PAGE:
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Educators preserve, shape future with 'ALT NEW COLLEGE'; NY appeals court denies delay for Trump civil fraud trial; Michigan coalition gets cash influx to improve childcare.

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A House Committee begins its first hearing in the Biden impeachment inquiry, members of Congress talk about the looming budget deadline and energy officials testify about the Maui wildfires.

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A small fire department in rural Indiana is determined not to fail new moms and babies, the growing election denial movement has caused voting districts to change procedures and autumn promises spectacular scenery along America's rural byways.

Report: California Children at Risk of Losing Health Coverage

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Tuesday, February 28, 2023   

Two million children and adults in California could lose health-insurance coverage over the next year - as the state winds down the continuous-coverage requirements in place during COVID, according to a new report from Georgetown University.

The pandemic health emergency officially ends May 1, but on April 1, California will start re-determining eligibility for 50-million people on Medi-Cal.

Mike Odeh, senior director of health with the nonprofit Children Now, said recipients must make sure the program has their current address.

"The state has been proactive in asking families to make sure that their contact information is up to date. And we know that they have launched a campaign," Odeh said. "So families can visit keepmedicalcoverage.org to sign up for email and text message alerts with updates about medical renewals."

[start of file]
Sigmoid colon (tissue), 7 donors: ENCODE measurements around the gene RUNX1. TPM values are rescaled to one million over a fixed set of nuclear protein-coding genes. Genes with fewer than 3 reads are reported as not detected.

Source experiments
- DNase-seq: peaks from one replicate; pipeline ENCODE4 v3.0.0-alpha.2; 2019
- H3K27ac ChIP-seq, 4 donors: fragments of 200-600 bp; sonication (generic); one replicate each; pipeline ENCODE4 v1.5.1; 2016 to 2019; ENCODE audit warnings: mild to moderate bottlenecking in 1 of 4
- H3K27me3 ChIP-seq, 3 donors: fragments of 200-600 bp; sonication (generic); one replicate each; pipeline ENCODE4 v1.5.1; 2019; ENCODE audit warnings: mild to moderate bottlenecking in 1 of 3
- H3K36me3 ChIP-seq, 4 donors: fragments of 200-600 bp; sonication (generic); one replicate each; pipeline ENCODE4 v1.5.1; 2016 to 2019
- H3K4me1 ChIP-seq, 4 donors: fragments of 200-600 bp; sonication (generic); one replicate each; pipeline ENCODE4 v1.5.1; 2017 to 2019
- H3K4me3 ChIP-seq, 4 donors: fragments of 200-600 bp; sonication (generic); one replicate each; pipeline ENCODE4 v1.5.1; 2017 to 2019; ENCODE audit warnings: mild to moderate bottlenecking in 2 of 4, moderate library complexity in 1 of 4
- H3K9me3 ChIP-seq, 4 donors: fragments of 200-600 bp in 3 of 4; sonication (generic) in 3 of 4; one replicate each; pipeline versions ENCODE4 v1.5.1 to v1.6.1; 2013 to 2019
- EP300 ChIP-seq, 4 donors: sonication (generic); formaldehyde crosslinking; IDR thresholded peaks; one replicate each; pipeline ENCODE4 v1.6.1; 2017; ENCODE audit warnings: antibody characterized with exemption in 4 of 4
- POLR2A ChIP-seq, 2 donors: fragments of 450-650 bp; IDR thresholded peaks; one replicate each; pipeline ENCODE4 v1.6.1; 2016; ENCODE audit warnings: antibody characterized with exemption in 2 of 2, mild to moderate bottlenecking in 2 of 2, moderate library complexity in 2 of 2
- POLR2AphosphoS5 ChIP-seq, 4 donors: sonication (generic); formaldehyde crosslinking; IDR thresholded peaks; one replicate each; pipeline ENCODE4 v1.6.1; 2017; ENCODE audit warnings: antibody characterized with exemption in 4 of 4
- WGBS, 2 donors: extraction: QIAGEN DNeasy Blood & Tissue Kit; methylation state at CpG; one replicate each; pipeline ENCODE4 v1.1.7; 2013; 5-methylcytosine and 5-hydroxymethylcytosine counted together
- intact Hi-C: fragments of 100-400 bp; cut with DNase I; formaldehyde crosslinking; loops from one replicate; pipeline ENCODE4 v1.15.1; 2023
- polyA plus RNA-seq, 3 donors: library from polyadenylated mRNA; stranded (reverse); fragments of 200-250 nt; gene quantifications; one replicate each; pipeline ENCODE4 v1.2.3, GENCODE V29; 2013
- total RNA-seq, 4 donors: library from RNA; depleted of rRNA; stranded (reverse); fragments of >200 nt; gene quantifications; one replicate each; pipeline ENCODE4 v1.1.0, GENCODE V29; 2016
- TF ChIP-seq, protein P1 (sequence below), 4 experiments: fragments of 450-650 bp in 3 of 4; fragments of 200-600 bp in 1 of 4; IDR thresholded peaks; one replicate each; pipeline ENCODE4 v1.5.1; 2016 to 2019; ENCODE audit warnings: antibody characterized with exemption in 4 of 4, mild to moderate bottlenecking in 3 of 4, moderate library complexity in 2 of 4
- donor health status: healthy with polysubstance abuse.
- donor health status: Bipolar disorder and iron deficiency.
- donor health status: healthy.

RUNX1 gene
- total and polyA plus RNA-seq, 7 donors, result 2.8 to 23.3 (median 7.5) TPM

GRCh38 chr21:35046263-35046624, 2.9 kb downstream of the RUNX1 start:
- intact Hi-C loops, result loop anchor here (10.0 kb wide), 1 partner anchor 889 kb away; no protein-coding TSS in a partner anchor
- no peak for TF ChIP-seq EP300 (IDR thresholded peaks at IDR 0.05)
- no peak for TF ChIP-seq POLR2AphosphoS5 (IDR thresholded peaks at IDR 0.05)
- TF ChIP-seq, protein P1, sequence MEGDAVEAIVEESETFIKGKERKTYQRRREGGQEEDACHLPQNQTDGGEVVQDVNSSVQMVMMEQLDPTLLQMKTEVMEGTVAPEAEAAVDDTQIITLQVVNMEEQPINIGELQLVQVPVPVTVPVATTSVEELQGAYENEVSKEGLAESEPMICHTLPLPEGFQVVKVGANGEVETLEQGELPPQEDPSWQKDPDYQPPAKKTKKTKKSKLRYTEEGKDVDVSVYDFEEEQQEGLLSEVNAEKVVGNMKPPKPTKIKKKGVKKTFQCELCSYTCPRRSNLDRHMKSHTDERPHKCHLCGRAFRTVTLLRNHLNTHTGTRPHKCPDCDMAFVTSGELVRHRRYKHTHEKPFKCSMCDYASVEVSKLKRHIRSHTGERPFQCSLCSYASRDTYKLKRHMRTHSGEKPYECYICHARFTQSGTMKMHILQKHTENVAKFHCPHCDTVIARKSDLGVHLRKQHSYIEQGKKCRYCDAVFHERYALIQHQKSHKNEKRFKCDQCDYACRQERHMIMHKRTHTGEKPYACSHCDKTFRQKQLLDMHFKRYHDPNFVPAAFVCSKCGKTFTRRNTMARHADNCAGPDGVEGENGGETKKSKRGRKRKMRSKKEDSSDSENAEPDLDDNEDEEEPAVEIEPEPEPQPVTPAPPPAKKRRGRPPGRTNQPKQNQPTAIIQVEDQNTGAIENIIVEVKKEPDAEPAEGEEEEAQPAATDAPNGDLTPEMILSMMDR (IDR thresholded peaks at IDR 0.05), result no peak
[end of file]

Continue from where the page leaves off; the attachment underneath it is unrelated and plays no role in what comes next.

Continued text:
Children who are still eligible could lose coverage if the renewal notice goes to the wrong address or if there is an administrative error. During the pandemic emergency, the state was required to keep all Medi-Cal recipients on the program. But now the income requirements will kick in once again. More than 56% of kids in California and 52% nationwide are covered under Medicaid or CHIP.

Federal research indicates 72% of the kids who lose their Medicaid coverage will still be eligible, and that Black and Latino families are at greater risk of losing coverage.

Report co-author Joan Alker, executive director of the Center for Children and Families at Georgetown University's McCourt School of Public Policy, said many factors come into play.

"Language issues may be a barrier when you have families who are perhaps mixed-status immigrant families, who have some fear about engaging with the government; families who live in rural areas, who don't have good internet connectivity," Alker said. "There are lots of reasons families are going to be at greater risk."

Starting in 2025, California will begin keeping kids on Medi-Cal enrolled until their fifth birthday, with renewals annually after that. Undocumented children have been eligible for Medi-Cal since 2016.


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